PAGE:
Current evidence on the safety and efficacy of tonsillectomy using laser appears adequate to support the use of this technique provided that normal arrangements are in place for consent, audit and clinical governance.


Use of tonsillectomy using laser may result in higher rates of haemorrhage than some other techniques, and clinicians wishing to use ultrasound scalpel should be specifically trained. The British Association of Otorhinolaryngologists – Head and Neck Surgeons has agreed to produce standards for training.


Surgeons should ensure that patients or their parents/carers understand the risk of haemorrhage after tonsillectomy using laser. In addition, use of the Institute’s Information for the public is recommended (available from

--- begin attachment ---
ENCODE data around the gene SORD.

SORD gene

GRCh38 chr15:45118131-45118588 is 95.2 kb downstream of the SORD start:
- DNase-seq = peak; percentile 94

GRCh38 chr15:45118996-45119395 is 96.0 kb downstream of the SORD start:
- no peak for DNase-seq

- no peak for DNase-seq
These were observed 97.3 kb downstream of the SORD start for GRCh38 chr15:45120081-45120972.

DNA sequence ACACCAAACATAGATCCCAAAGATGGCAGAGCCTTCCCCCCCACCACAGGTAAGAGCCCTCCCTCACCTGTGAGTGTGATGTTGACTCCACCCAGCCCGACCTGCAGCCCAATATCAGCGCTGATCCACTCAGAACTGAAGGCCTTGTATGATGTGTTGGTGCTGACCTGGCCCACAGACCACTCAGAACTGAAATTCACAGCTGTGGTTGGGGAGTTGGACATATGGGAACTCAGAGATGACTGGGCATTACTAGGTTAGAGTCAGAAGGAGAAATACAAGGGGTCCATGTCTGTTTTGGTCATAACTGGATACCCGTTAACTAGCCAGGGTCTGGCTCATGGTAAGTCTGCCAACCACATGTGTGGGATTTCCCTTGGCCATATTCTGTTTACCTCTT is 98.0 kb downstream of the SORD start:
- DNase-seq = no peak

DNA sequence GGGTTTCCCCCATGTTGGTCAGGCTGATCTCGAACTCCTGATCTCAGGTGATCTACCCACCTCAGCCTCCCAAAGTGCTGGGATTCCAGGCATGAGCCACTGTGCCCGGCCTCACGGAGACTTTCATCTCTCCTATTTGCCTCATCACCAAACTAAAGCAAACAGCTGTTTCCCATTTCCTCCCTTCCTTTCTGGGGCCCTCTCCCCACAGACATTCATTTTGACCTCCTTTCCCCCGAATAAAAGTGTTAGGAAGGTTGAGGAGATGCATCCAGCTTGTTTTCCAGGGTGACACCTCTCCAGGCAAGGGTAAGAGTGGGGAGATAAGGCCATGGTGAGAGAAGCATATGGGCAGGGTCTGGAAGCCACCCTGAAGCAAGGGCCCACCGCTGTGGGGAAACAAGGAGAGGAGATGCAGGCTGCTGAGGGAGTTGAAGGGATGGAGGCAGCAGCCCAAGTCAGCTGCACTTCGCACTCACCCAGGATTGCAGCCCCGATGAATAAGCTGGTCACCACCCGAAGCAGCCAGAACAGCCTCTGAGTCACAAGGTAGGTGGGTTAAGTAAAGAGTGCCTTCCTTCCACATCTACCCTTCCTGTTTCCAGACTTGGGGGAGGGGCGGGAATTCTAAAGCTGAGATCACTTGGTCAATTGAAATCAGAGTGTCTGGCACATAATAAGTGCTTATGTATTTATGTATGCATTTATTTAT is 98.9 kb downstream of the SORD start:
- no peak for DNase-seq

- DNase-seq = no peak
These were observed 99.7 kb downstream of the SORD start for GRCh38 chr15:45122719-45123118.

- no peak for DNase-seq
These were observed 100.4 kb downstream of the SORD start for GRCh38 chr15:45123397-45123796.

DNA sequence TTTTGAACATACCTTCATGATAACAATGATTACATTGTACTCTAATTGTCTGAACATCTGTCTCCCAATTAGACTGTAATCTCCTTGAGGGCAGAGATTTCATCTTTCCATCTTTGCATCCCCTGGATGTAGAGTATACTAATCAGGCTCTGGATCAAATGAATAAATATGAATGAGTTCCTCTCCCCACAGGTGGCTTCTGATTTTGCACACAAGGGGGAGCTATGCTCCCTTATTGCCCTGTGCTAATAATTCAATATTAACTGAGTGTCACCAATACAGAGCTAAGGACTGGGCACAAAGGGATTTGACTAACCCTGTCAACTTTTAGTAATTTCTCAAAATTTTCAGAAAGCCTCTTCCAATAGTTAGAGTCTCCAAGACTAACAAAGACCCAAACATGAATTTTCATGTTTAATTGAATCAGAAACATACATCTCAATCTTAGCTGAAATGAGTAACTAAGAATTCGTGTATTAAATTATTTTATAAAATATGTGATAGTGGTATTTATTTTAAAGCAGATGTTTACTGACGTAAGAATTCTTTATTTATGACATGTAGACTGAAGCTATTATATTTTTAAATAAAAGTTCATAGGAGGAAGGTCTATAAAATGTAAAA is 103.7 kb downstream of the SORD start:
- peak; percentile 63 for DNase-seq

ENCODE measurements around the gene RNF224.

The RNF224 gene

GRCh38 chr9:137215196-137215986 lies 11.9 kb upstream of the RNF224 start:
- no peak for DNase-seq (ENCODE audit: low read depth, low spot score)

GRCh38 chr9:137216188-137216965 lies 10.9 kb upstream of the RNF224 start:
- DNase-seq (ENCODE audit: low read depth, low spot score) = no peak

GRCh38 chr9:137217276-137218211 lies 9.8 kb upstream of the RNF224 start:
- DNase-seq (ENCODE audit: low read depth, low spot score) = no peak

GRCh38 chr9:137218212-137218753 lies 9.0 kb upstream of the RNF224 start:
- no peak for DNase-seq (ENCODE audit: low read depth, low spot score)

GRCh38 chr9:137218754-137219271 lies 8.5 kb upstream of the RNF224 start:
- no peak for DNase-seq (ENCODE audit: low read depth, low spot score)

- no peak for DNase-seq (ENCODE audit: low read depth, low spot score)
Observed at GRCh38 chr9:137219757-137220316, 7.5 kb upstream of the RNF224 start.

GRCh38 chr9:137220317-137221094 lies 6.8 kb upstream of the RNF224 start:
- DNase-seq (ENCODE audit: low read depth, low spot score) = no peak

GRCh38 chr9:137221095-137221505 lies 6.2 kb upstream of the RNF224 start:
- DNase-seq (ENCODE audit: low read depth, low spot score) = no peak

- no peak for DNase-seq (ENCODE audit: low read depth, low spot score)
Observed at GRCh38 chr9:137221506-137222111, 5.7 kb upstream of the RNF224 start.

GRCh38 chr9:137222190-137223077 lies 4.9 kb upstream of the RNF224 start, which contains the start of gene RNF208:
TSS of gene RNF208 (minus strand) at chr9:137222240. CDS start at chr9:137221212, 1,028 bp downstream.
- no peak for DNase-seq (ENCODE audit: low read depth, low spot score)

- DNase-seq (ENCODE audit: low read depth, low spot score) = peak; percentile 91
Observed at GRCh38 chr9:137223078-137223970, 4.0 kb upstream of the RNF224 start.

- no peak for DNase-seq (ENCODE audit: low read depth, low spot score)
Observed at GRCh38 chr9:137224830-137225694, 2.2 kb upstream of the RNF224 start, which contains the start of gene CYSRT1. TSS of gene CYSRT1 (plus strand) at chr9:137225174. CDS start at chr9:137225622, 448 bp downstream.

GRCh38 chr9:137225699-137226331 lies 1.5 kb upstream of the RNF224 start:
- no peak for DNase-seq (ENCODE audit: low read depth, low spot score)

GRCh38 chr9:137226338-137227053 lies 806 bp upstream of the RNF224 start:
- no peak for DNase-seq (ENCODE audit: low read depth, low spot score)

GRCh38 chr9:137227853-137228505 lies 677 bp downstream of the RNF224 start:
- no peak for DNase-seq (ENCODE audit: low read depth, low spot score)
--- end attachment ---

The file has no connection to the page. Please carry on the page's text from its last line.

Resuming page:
Surgeons should audit and review the rates of haemorrhage complicating tonsillectomy in their own practices and in the context of the techniques they use. Publication of further information about the influence of different techniques and other factors (such as age) on the incidence of haemorrhage after tonsillectomy would be useful in guiding future practice.

2 The procedure
2.1 Indications

Indications for tonsillectomy include recurrent acute or chronic tonsillitis, peritonsillar abscess and pharyngeal obstruction/obstructive sleep apnoea. Life-threatening complications of these conditions are rare, and the main aim of surgery is to relieve symptoms.

2.1.2 Surgical removal of the tonsils (tonsillectomy) is one of the most common surgical procedures in the UK. Traditional ‘cold steel’ tonsillectomy is done with traditional surgical instruments and with the use of thermal energy. The operation consists of two stages: removal of the tonsil followed by haemostasis. Bleeding is controlled by pressure, then by ligatures. The use of ligatures may be supplemented by diathermy and the use of packs.